Failure to Manage Diabetic Eye Disease Screenings Carries Staggering Costs
Ticking time bomb in the eye
I said this earlier, but it bears repeating; Catching vessel damage in the eye can signal asymptomatic damage to other important organ systems such as the vessels of the heart.
"The eye is the only place in the body where we can see blood vessels without having to cut into the body first. So many patients don't know they have a ticking time bomb in their eye," says Seema Garg, MD, a retina specialist at the University of North Carolina, Chapel Hill.
The solution is obvious, but requires a major change in the way primary care medicine is practiced. Once a patient is diagnosed with diabetes, doctors should make the exam simple and easy-to-get.
In a Research Letterpublished Monday in the Archives of Internal Medicine, Garg gives evidence that moving diabetic retinopathy screening from the ophthalmologist's office to the primary care practitioner is effective through telemedicine.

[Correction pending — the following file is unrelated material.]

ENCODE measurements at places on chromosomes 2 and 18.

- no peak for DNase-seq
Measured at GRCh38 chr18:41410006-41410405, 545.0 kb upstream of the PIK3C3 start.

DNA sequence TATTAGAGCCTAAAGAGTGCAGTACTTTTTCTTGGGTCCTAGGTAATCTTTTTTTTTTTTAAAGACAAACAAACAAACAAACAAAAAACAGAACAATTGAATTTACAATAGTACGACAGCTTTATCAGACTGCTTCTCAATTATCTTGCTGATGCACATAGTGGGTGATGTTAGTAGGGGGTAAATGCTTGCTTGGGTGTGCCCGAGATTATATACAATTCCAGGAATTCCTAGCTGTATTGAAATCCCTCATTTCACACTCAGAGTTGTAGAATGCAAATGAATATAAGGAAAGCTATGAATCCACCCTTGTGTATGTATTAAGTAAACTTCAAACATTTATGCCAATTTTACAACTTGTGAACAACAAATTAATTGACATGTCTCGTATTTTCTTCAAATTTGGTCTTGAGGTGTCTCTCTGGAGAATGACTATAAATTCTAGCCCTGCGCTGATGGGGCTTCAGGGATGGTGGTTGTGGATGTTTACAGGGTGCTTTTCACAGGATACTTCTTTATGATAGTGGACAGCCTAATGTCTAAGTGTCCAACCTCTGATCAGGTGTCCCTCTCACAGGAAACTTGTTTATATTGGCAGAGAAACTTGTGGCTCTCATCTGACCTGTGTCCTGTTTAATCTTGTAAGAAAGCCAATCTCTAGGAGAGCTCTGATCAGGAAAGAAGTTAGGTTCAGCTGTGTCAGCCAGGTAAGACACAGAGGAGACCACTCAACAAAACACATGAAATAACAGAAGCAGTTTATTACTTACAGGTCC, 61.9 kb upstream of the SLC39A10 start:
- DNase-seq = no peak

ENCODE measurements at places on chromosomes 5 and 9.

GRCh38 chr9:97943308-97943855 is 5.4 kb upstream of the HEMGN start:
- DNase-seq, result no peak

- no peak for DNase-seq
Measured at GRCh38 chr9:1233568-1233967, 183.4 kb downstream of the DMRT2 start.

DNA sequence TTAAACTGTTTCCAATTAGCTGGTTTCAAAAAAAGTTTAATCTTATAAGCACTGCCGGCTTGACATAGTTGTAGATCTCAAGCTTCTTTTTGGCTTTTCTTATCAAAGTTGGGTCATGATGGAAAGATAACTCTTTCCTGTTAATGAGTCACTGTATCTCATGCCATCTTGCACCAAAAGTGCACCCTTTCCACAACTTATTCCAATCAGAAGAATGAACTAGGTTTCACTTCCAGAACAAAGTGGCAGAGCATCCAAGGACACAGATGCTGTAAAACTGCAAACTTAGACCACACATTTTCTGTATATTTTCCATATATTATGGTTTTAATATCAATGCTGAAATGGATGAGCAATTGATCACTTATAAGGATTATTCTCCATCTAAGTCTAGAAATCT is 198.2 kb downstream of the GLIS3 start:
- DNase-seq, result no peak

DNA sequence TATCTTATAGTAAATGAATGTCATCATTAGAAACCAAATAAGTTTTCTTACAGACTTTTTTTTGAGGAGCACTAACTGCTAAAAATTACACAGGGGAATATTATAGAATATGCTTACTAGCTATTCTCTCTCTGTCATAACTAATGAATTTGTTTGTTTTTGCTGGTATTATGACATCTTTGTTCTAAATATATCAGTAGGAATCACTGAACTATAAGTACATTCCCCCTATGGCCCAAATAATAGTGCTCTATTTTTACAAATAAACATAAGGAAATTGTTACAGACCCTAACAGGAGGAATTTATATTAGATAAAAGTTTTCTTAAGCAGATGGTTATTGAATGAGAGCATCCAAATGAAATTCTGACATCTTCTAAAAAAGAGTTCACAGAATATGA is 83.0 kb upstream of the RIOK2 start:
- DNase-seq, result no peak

In Garg's study of 1,002 patients with diabetes, when screening was done in an outpatient clinic and images were sent to her electronically, rates of screening rose from a historical 32% to 71% after 12 months. She identified 133 patients with disease who probably would not have gotten care otherwise.
"We can't afford not to do this," Garg says.
Charles Cutler, MD, a Norristown, PA internist and member of the American College of Physicians Board of Regents, thinks Garg's proposal is "great" because he knows how hard it is to get some patients to do what the doctor says. "Sometimes I find the prescriptions I've handed them lying in the parking lot outside," he says.
Another part of the problem is "the turf battle with ophthalmologists," he says.
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